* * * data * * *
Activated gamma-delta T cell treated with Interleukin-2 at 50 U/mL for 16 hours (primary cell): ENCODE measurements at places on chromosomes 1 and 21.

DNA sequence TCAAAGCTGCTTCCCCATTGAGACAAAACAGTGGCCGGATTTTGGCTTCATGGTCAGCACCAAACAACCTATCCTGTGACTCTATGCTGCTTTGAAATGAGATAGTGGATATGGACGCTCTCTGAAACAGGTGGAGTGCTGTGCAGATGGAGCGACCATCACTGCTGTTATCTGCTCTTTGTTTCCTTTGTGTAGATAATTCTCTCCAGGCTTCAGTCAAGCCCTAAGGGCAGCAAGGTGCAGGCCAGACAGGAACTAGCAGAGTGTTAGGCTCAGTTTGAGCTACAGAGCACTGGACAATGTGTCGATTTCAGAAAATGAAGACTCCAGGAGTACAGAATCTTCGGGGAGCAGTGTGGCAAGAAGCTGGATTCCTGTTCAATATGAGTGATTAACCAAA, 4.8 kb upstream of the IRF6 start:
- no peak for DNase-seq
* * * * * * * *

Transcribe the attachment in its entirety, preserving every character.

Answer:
Activated gamma-delta T cell treated with Interleukin-2 at 50 U/mL for 16 hours (primary cell): ENCODE measurements at places on chromosomes 1 and 21.

DNA sequence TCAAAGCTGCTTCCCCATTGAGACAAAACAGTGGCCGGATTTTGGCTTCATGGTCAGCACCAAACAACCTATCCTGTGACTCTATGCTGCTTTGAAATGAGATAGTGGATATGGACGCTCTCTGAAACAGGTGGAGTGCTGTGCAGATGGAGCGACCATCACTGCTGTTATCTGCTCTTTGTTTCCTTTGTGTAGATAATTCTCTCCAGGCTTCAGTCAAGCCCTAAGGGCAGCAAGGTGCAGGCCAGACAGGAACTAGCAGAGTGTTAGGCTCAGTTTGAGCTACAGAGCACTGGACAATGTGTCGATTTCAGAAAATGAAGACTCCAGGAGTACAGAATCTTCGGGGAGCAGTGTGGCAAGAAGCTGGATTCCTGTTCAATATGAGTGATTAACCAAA, 4.8 kb upstream of the IRF6 start:
- no peak for DNase-seq